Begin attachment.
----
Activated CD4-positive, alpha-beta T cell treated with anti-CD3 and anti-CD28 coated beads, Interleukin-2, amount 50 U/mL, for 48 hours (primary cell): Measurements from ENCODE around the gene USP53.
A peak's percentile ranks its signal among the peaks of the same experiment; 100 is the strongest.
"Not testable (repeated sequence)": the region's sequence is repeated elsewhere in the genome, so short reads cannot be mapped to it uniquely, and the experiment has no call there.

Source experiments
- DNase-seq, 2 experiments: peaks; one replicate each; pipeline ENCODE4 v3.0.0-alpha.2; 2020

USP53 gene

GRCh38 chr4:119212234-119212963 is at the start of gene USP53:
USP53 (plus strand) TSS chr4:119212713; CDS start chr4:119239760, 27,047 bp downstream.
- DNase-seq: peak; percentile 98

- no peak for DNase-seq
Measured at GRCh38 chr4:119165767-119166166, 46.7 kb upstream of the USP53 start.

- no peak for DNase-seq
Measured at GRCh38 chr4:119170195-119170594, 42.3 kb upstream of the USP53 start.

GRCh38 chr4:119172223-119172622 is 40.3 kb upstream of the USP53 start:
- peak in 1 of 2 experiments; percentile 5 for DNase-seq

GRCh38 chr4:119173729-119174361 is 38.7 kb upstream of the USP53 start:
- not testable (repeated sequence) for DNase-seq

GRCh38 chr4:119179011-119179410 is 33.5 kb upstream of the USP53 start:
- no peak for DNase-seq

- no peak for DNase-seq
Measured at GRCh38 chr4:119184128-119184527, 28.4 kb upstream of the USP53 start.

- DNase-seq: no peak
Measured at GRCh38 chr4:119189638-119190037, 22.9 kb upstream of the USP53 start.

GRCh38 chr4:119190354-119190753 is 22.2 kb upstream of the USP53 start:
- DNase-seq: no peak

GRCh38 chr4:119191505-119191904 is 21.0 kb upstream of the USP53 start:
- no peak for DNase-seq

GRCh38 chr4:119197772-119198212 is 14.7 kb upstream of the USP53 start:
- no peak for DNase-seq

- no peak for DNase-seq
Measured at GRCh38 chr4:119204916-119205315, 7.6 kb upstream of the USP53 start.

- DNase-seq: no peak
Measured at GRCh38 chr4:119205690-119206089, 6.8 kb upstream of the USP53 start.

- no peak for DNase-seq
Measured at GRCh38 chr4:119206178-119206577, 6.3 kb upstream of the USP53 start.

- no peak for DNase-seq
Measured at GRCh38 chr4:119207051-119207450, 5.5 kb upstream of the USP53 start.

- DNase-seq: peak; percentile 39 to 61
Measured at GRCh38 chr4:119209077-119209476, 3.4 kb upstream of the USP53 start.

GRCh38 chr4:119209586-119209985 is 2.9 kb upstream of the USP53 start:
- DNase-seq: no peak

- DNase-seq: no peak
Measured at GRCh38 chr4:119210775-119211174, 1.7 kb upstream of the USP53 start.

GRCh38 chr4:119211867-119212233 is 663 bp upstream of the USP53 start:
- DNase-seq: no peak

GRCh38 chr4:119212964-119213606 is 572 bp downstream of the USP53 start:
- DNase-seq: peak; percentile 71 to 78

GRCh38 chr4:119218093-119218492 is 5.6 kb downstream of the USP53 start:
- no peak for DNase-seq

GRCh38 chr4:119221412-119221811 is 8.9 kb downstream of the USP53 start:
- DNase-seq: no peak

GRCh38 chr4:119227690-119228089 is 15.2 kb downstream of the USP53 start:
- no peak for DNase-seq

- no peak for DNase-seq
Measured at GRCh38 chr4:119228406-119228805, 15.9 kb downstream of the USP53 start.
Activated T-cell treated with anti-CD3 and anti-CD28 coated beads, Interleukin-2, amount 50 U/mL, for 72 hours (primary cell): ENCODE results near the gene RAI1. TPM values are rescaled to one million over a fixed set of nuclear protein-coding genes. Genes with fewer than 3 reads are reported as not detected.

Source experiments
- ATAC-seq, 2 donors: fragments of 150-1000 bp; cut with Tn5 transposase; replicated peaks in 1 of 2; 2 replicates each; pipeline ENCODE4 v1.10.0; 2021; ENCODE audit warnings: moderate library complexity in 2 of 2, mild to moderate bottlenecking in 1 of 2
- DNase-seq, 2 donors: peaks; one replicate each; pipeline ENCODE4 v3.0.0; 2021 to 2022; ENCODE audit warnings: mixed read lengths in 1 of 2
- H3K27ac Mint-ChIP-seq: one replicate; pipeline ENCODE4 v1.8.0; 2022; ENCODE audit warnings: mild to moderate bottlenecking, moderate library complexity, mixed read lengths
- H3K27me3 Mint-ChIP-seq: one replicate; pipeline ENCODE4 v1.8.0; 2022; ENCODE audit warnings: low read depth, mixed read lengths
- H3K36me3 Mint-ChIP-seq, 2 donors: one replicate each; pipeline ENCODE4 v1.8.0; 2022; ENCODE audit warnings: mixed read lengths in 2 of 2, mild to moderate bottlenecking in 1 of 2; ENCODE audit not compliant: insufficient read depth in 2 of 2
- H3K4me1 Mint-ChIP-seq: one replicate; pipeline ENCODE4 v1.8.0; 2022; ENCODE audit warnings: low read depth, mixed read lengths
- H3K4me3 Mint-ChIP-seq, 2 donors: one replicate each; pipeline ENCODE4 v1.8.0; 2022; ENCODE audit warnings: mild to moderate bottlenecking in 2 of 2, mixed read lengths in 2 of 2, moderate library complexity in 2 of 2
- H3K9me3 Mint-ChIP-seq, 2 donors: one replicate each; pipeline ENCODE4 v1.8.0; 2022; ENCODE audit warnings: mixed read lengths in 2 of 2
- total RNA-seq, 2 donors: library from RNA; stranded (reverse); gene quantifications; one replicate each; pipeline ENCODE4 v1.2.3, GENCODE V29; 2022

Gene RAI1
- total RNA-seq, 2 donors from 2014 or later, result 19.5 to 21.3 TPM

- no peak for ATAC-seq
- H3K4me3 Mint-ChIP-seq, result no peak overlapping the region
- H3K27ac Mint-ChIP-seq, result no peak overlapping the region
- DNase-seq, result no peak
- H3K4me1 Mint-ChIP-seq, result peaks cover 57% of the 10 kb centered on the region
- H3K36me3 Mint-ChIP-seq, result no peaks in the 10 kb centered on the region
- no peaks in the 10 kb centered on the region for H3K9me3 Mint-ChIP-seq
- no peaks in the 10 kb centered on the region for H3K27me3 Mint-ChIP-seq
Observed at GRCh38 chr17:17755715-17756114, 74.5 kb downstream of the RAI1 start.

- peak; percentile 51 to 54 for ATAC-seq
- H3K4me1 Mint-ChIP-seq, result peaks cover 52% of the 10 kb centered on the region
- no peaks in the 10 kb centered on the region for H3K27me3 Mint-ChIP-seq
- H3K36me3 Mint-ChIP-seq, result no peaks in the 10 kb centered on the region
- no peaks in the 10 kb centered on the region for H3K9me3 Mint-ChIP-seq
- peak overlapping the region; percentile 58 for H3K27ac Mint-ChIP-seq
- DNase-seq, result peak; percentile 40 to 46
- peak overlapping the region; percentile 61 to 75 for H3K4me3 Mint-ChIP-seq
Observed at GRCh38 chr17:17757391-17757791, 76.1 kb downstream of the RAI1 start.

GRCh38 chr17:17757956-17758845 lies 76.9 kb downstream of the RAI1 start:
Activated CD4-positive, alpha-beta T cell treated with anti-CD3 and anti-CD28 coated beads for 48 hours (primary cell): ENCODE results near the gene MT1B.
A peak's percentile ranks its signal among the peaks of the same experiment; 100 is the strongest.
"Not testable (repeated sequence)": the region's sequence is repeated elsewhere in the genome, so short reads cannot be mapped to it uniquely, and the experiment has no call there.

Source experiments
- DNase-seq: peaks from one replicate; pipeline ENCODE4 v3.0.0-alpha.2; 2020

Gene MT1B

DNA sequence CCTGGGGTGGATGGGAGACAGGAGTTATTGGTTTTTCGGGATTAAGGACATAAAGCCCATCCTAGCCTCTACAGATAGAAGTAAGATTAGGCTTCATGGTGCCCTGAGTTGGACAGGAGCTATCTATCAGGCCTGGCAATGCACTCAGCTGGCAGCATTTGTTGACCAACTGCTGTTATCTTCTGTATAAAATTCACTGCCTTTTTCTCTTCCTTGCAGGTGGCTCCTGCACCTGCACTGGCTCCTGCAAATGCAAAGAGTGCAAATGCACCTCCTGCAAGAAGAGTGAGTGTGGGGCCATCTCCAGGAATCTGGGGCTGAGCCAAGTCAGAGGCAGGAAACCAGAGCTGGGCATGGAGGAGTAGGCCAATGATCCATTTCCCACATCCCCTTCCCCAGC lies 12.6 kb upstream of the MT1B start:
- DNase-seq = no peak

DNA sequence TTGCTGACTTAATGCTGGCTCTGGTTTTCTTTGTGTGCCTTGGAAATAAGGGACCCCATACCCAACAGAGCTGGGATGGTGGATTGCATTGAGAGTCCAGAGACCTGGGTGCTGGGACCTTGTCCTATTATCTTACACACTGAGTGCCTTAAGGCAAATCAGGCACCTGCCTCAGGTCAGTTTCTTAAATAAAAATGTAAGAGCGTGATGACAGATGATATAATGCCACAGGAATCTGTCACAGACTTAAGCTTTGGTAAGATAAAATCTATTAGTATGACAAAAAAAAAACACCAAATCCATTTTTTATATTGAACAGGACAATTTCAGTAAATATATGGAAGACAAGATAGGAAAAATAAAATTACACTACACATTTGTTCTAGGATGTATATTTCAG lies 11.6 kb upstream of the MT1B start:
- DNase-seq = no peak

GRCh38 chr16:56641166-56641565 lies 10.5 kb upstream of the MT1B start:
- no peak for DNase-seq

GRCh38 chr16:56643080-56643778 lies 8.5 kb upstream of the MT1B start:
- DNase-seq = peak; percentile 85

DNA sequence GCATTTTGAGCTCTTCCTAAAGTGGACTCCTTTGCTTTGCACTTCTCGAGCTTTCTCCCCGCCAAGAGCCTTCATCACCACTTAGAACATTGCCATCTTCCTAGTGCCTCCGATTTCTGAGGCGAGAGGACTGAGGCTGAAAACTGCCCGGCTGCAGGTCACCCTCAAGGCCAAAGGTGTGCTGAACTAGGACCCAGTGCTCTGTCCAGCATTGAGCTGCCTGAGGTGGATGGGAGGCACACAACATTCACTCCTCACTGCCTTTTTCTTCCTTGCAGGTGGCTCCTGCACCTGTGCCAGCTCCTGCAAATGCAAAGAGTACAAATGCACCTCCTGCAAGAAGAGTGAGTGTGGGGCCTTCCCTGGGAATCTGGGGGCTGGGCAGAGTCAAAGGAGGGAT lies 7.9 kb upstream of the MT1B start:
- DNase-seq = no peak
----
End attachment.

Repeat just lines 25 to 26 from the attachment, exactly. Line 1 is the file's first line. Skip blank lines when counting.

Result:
- DNase-seq: no peak

GRCh38 chr4:119191505-119191904 is 21.0 kb upstream of the USP53 start: